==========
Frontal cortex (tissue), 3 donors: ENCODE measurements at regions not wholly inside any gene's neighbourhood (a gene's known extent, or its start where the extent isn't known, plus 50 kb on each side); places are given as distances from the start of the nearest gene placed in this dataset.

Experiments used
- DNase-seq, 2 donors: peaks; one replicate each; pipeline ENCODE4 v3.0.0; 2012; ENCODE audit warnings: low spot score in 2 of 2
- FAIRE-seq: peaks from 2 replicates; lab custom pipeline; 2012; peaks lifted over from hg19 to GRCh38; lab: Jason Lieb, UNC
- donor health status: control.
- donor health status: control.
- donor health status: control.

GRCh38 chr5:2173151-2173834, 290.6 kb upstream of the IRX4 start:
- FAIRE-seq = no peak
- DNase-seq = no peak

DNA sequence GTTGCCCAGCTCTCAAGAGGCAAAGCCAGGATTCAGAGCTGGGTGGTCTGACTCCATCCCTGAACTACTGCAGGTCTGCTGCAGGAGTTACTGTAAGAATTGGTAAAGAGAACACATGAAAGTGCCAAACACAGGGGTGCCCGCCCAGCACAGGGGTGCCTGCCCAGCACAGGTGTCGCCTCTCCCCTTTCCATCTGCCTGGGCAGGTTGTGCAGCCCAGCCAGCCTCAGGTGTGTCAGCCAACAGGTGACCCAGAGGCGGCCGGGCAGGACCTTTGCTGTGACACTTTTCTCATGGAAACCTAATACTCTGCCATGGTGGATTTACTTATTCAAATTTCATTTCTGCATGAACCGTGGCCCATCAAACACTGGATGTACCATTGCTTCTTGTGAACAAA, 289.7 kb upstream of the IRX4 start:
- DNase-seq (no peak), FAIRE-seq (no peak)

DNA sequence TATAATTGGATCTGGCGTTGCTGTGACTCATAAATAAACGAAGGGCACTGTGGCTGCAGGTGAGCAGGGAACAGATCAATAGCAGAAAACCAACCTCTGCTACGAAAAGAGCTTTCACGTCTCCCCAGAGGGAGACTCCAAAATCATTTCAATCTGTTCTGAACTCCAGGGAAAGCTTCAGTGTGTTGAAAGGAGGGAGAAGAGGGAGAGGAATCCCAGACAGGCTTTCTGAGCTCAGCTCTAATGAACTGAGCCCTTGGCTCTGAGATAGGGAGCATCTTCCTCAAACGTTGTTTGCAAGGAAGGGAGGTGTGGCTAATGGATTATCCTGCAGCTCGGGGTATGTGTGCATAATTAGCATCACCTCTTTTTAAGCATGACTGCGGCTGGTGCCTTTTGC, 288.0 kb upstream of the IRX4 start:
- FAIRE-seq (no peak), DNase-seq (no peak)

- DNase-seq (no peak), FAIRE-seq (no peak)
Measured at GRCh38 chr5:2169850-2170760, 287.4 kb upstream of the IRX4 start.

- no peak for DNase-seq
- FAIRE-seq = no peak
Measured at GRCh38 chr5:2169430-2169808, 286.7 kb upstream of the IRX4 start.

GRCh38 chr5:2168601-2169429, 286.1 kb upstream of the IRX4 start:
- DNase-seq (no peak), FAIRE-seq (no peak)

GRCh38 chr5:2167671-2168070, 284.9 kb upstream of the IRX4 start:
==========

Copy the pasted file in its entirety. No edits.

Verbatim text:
Frontal cortex (tissue), 3 donors: ENCODE measurements at regions not wholly inside any gene's neighbourhood (a gene's known extent, or its start where the extent isn't known, plus 50 kb on each side); places are given as distances from the start of the nearest gene placed in this dataset.

Experiments used
- DNase-seq, 2 donors: peaks; one replicate each; pipeline ENCODE4 v3.0.0; 2012; ENCODE audit warnings: low spot score in 2 of 2
- FAIRE-seq: peaks from 2 replicates; lab custom pipeline; 2012; peaks lifted over from hg19 to GRCh38; lab: Jason Lieb, UNC
- donor health status: control.
- donor health status: control.
- donor health status: control.

GRCh38 chr5:2173151-2173834, 290.6 kb upstream of the IRX4 start:
- FAIRE-seq = no peak
- DNase-seq = no peak

DNA sequence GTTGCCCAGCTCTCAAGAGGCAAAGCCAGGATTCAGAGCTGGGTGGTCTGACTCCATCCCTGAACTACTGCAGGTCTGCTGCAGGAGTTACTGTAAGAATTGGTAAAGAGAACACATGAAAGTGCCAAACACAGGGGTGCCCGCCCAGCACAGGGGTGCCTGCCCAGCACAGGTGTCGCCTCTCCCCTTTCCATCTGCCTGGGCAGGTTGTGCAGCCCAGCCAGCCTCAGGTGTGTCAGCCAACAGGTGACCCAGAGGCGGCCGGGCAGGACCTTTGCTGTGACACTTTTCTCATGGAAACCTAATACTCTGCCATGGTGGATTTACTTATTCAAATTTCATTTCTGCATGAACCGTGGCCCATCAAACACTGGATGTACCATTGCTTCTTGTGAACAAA, 289.7 kb upstream of the IRX4 start:
- DNase-seq (no peak), FAIRE-seq (no peak)

DNA sequence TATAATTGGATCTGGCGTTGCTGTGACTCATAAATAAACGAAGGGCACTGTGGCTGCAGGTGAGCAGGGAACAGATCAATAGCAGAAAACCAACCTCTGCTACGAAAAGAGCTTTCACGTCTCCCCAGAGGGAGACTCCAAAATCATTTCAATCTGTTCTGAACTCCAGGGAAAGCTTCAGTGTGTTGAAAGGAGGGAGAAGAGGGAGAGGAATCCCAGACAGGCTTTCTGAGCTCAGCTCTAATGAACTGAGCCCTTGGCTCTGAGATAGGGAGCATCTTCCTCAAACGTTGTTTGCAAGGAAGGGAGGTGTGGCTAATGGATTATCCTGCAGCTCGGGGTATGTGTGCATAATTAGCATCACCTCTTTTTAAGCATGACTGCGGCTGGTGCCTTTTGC, 288.0 kb upstream of the IRX4 start:
- FAIRE-seq (no peak), DNase-seq (no peak)

- DNase-seq (no peak), FAIRE-seq (no peak)
Measured at GRCh38 chr5:2169850-2170760, 287.4 kb upstream of the IRX4 start.

- no peak for DNase-seq
- FAIRE-seq = no peak
Measured at GRCh38 chr5:2169430-2169808, 286.7 kb upstream of the IRX4 start.

GRCh38 chr5:2168601-2169429, 286.1 kb upstream of the IRX4 start:
- DNase-seq (no peak), FAIRE-seq (no peak)

GRCh38 chr5:2167671-2168070, 284.9 kb upstream of the IRX4 start: